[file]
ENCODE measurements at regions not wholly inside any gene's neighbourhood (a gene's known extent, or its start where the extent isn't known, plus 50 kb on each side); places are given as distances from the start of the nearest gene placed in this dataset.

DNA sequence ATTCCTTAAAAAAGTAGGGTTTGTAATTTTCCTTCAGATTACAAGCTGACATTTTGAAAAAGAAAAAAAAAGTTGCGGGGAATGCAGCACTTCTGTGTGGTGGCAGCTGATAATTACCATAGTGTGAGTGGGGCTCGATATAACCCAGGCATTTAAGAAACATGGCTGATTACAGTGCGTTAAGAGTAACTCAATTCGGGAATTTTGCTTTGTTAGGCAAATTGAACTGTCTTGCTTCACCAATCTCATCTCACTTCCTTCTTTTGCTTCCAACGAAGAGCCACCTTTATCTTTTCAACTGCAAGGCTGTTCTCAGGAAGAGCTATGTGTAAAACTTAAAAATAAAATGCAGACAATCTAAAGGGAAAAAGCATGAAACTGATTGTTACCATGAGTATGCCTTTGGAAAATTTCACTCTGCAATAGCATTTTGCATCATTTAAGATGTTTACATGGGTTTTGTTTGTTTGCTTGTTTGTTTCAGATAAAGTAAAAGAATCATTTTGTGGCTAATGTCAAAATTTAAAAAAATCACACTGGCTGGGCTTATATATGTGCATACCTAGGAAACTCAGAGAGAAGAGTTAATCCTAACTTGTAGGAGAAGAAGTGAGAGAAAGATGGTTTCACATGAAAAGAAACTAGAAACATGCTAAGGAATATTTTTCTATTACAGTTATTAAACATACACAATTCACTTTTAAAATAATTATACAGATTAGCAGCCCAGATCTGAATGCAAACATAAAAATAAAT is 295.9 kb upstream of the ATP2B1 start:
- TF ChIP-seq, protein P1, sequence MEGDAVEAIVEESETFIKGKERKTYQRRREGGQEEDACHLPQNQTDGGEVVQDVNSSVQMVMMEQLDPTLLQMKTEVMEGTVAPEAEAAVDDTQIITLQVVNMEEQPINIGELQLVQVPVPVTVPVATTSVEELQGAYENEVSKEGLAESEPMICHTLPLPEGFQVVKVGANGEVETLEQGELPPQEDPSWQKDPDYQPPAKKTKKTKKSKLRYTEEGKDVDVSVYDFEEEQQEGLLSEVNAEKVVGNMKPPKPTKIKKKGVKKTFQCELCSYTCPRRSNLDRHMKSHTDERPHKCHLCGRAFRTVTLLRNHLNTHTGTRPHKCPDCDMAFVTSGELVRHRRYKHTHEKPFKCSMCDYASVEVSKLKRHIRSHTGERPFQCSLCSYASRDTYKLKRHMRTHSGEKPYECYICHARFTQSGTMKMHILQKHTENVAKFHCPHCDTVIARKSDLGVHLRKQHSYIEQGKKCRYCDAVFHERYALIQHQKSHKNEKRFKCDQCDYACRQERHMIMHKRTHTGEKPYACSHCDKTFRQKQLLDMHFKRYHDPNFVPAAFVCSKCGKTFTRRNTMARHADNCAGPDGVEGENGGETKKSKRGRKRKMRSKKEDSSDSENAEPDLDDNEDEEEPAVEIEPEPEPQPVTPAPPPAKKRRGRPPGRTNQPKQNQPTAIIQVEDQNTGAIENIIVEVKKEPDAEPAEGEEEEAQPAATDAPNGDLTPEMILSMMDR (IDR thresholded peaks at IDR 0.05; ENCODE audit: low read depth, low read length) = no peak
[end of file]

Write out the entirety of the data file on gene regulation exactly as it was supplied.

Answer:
ENCODE measurements at regions not wholly inside any gene's neighbourhood (a gene's known extent, or its start where the extent isn't known, plus 50 kb on each side); places are given as distances from the start of the nearest gene placed in this dataset.

DNA sequence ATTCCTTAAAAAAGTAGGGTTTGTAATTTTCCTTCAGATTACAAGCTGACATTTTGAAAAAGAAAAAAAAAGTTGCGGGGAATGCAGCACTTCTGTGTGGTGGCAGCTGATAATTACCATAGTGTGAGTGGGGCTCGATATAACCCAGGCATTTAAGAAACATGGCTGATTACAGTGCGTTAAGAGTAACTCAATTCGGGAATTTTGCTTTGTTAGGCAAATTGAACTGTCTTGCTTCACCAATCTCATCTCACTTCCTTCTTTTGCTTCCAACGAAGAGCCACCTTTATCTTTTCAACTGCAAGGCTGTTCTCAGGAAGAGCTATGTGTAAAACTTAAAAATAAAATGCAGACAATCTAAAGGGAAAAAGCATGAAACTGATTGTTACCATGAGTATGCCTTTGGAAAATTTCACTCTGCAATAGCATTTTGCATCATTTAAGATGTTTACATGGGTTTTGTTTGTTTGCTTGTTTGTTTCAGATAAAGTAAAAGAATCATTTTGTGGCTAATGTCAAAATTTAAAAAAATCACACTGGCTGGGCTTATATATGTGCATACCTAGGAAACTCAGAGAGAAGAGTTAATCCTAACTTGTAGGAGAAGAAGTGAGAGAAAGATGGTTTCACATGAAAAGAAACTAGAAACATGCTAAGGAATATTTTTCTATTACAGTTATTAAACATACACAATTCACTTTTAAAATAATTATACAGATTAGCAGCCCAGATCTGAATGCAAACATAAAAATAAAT is 295.9 kb upstream of the ATP2B1 start:
- TF ChIP-seq, protein P1, sequence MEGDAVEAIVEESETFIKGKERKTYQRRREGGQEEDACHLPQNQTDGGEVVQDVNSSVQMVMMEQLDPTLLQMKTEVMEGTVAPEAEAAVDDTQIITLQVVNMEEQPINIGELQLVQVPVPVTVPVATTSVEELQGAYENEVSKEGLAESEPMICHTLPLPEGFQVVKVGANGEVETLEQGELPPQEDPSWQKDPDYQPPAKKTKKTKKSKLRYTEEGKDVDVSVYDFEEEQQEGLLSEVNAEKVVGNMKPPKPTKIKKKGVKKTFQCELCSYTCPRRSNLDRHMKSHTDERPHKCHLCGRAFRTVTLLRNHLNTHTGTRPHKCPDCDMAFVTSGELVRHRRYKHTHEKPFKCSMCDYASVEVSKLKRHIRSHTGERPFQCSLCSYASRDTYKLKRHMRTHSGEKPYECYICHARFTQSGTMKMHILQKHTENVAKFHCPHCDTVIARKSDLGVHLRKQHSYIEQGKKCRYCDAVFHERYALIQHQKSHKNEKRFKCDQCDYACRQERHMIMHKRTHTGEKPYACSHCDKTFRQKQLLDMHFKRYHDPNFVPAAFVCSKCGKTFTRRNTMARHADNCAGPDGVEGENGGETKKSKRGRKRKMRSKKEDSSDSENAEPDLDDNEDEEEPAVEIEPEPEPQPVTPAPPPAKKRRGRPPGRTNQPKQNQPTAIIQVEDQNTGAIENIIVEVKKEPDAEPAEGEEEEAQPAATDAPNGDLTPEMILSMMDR (IDR thresholded peaks at IDR 0.05; ENCODE audit: low read depth, low read length) = no peak